Significantly, retributive justice, restorative justice and distributive justice all do form part if not whole of the justice system and therefore needs proper projection by the system itself. Retributively, our system ought to have a clear projection of efficiency and efficacy in that the general population (inclusive) are aware that any wrong-doing will be met with a proportionate punishment hence creating deterrence and also availing safeguards.

Restoratively, the government is charged with a responsibility to reform and rehabilitate a society in bringing about harmony and reconciliation amongst the population without signs of favouritism. And distributively, our governments or administrative systems should at all time aspire to bring about social and economic equality to advance societal cohesiveness by means of secularism and absolute altruism.

In a just society where moral consciousness for equality is high, the inclination is always to prioritize and minimize negative popular uprising and extinguishing anarchic attitude to instilling change. They capitalize in the maximization of equality of all kinds especially of opportunity and of outcome. Among the various egalitarian approaches to creating reforms, philosophical concepts such socialism and communism have evolved and flourished over the past two hundred years portraying elements of egalitarianism.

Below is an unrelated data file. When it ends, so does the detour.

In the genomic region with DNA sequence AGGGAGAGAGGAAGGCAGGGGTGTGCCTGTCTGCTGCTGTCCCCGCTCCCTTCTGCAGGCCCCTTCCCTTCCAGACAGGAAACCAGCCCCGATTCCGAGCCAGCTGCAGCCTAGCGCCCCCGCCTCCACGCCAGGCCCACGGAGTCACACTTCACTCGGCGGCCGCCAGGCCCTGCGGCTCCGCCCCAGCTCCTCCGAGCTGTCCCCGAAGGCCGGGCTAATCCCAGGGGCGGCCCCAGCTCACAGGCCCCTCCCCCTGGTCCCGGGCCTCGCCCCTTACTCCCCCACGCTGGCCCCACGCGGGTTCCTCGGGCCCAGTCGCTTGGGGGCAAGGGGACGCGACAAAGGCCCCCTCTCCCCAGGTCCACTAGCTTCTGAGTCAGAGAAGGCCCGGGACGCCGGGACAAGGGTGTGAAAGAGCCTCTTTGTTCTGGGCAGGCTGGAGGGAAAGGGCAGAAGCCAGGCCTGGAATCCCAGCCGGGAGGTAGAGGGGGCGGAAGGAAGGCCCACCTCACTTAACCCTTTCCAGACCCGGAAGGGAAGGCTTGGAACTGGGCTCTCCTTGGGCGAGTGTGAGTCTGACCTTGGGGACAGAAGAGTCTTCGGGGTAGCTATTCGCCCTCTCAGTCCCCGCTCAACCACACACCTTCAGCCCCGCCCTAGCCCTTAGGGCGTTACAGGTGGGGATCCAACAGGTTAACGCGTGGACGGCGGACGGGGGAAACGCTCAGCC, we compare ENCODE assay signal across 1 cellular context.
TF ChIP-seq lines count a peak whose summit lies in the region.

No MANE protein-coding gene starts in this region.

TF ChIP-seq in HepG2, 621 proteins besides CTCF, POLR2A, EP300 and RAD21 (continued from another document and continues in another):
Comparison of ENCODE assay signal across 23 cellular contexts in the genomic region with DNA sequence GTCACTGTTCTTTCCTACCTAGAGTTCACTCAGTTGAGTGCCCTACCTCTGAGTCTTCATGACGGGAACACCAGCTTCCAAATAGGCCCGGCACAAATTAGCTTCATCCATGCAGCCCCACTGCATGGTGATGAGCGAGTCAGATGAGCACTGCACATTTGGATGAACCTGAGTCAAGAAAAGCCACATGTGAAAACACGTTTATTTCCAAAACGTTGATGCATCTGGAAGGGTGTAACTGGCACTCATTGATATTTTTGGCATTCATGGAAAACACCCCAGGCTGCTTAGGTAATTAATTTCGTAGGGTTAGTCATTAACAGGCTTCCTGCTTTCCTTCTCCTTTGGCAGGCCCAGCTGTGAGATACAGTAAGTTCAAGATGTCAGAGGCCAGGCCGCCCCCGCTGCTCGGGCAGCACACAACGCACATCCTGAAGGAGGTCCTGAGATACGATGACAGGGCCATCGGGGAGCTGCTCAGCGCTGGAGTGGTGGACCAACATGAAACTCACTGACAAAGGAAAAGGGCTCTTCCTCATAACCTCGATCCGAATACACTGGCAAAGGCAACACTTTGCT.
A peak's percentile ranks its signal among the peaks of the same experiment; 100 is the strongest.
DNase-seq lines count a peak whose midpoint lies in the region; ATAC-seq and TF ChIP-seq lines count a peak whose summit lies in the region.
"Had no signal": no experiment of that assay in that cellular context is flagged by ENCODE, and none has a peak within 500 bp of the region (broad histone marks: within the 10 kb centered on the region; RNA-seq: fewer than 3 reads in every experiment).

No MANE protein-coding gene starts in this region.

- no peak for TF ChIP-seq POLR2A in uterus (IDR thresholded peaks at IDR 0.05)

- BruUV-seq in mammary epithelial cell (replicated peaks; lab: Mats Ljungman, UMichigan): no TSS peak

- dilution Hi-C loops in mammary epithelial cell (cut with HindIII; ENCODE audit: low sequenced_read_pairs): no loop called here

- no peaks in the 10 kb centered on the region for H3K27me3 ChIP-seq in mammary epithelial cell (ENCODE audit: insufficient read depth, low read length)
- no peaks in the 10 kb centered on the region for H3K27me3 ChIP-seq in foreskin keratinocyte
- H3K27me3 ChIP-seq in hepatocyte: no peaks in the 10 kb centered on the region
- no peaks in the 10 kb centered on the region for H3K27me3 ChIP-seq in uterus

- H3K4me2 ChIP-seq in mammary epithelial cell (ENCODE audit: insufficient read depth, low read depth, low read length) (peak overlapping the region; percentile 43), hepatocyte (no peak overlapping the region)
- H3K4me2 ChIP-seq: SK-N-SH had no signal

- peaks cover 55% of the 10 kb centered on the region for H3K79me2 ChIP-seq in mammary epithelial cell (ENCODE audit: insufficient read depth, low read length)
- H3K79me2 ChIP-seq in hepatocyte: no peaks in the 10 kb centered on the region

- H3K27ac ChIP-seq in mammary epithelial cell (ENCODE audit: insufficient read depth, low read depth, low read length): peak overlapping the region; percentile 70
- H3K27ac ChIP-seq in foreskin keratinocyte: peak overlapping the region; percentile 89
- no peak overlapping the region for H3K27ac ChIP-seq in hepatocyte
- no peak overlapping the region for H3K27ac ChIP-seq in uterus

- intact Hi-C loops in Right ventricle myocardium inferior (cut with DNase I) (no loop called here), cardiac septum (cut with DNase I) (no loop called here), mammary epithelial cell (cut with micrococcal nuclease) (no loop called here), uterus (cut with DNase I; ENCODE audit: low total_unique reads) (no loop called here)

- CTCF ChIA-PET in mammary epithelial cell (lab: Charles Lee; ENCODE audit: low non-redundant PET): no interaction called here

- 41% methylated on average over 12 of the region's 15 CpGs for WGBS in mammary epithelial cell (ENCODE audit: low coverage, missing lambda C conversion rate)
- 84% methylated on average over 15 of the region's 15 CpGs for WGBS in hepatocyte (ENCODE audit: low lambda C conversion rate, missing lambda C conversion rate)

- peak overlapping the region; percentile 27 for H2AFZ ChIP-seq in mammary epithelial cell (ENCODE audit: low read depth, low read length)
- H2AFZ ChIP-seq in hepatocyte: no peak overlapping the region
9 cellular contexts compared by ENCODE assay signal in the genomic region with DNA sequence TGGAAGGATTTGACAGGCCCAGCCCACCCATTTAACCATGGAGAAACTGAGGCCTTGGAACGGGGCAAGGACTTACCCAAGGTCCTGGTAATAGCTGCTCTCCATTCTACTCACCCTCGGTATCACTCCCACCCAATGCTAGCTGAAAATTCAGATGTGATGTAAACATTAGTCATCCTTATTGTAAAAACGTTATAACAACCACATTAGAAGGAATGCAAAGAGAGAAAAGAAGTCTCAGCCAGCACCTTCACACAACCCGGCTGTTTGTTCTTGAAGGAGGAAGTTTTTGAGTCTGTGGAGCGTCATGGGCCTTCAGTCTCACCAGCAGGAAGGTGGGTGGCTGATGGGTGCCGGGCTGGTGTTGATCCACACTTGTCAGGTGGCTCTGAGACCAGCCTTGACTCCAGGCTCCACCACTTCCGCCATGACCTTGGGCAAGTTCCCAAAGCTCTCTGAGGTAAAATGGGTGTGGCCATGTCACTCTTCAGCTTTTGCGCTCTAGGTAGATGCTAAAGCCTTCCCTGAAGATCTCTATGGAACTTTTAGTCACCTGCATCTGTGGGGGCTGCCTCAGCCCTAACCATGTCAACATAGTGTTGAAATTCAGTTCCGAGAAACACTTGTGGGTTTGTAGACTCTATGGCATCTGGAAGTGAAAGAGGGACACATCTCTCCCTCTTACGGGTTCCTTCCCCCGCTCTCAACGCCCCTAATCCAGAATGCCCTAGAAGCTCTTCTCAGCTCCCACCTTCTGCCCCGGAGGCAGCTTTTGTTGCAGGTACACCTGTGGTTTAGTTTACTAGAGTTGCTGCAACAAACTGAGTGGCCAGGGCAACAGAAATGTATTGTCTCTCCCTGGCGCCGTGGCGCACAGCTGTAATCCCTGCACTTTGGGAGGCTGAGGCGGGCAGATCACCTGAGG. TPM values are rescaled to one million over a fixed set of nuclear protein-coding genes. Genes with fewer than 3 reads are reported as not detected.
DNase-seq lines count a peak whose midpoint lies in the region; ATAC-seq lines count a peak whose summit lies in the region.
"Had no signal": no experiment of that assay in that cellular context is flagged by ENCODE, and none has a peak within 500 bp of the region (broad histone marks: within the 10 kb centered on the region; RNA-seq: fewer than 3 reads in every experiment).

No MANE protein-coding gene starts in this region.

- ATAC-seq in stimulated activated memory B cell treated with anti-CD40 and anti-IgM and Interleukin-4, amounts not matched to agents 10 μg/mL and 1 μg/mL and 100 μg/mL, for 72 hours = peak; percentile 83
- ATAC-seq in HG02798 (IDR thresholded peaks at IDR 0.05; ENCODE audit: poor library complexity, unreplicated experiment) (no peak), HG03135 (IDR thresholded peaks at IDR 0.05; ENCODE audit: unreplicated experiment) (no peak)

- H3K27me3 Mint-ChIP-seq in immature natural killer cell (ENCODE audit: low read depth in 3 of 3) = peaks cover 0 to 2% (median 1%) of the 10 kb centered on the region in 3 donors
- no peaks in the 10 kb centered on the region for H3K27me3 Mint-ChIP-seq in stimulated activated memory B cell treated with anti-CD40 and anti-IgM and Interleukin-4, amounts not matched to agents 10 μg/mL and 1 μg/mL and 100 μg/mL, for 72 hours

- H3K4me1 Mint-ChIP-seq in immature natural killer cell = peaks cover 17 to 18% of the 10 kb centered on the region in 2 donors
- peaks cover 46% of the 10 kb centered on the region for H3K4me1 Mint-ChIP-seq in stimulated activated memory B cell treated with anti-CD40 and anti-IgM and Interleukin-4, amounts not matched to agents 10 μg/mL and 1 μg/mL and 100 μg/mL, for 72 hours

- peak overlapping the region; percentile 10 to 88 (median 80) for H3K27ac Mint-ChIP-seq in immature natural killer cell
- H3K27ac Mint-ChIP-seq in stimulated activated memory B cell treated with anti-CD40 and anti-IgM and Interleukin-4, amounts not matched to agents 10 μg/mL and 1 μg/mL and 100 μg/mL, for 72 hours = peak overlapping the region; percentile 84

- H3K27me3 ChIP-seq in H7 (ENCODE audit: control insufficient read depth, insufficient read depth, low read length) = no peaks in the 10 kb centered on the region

As justice embodies fundamental variations and filaments, governments remain primarily the observers and legislators to overseeing the application of such variations to what constitute law. In a Utilitarian concept, it is best to educate the general public of what the needs are and that any action has a consequence thus embarking on morality for social benefits is essential. So, as a new nation, South Sudan needs to define its historical existence in justifiable terms to successfully bring about the justice it so desires if it so lacks.

Once again, it is important to revert to the protection aspect of the people by its government. Primarily, governments are there for numerous reasons well-known all; however, to protect “people” has varying projections; people need to be protected from themselves as to mean the protection of property and lives from eminent harm and destruction by others. And as far as governance is concerned, people need governments to put in place legal boundaries that assure them of their safety and that of family and businesses.

Fundamentally, protection needs to apply to all and on equal terms so as to serve its justification aspect. Nonetheless, people have the task too to protect their government from self-destruct in that the government should value the opinions of its people. This aspect is enshrined in the old saying that “governments are made by the people for the people”. The responsibility of the civil society heavily rest with greater involvement to see through functional governments. Failure to recognise the power of the people is to simply imply that the government is not a peoples’ government but a separate entity from the domain society.